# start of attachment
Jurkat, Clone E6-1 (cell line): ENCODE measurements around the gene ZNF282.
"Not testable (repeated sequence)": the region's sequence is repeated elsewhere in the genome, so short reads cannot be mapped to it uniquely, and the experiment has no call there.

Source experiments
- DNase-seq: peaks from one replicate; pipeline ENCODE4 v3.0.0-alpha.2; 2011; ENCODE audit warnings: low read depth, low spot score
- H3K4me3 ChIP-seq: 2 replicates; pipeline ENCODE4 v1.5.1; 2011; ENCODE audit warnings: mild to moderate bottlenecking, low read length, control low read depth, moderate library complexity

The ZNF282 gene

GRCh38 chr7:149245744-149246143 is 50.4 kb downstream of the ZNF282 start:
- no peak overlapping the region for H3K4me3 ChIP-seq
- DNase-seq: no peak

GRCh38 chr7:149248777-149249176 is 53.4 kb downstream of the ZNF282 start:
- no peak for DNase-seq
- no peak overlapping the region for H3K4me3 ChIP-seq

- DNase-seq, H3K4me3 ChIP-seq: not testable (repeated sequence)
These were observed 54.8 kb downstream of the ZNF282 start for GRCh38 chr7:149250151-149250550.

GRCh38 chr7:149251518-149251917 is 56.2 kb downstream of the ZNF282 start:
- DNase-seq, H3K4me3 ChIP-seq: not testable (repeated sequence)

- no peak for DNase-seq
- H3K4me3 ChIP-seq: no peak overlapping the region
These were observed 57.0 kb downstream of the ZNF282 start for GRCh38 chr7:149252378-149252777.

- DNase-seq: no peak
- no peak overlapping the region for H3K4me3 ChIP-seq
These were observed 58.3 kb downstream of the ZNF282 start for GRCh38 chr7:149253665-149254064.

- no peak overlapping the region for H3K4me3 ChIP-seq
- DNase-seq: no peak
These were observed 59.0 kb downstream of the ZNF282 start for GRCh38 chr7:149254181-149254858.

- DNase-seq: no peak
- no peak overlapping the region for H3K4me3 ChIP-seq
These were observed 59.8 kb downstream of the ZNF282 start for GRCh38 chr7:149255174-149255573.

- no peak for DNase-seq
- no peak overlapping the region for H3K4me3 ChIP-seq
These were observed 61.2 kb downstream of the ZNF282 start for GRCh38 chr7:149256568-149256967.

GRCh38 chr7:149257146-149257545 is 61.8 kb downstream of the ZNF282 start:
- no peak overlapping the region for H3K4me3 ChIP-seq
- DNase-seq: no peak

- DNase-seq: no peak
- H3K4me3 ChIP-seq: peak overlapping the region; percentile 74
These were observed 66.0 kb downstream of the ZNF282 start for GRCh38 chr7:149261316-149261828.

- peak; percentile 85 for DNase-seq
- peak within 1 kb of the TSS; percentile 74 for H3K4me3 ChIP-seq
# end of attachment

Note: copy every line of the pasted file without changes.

Jurkat, Clone E6-1 (cell line): ENCODE measurements around the gene ZNF282.
"Not testable (repeated sequence)": the region's sequence is repeated elsewhere in the genome, so short reads cannot be mapped to it uniquely, and the experiment has no call there.

Source experiments
- DNase-seq: peaks from one replicate; pipeline ENCODE4 v3.0.0-alpha.2; 2011; ENCODE audit warnings: low read depth, low spot score
- H3K4me3 ChIP-seq: 2 replicates; pipeline ENCODE4 v1.5.1; 2011; ENCODE audit warnings: mild to moderate bottlenecking, low read length, control low read depth, moderate library complexity

The ZNF282 gene

GRCh38 chr7:149245744-149246143 is 50.4 kb downstream of the ZNF282 start:
- no peak overlapping the region for H3K4me3 ChIP-seq
- DNase-seq: no peak

GRCh38 chr7:149248777-149249176 is 53.4 kb downstream of the ZNF282 start:
- no peak for DNase-seq
- no peak overlapping the region for H3K4me3 ChIP-seq

- DNase-seq, H3K4me3 ChIP-seq: not testable (repeated sequence)
These were observed 54.8 kb downstream of the ZNF282 start for GRCh38 chr7:149250151-149250550.

GRCh38 chr7:149251518-149251917 is 56.2 kb downstream of the ZNF282 start:
- DNase-seq, H3K4me3 ChIP-seq: not testable (repeated sequence)

- no peak for DNase-seq
- H3K4me3 ChIP-seq: no peak overlapping the region
These were observed 57.0 kb downstream of the ZNF282 start for GRCh38 chr7:149252378-149252777.

- DNase-seq: no peak
- no peak overlapping the region for H3K4me3 ChIP-seq
These were observed 58.3 kb downstream of the ZNF282 start for GRCh38 chr7:149253665-149254064.

- no peak overlapping the region for H3K4me3 ChIP-seq
- DNase-seq: no peak
These were observed 59.0 kb downstream of the ZNF282 start for GRCh38 chr7:149254181-149254858.

- DNase-seq: no peak
- no peak overlapping the region for H3K4me3 ChIP-seq
These were observed 59.8 kb downstream of the ZNF282 start for GRCh38 chr7:149255174-149255573.

- no peak for DNase-seq
- no peak overlapping the region for H3K4me3 ChIP-seq
These were observed 61.2 kb downstream of the ZNF282 start for GRCh38 chr7:149256568-149256967.

GRCh38 chr7:149257146-149257545 is 61.8 kb downstream of the ZNF282 start:
- no peak overlapping the region for H3K4me3 ChIP-seq
- DNase-seq: no peak

- DNase-seq: no peak
- H3K4me3 ChIP-seq: peak overlapping the region; percentile 74
These were observed 66.0 kb downstream of the ZNF282 start for GRCh38 chr7:149261316-149261828.

- peak; percentile 85 for DNase-seq
- peak within 1 kb of the TSS; percentile 74 for H3K4me3 ChIP-seq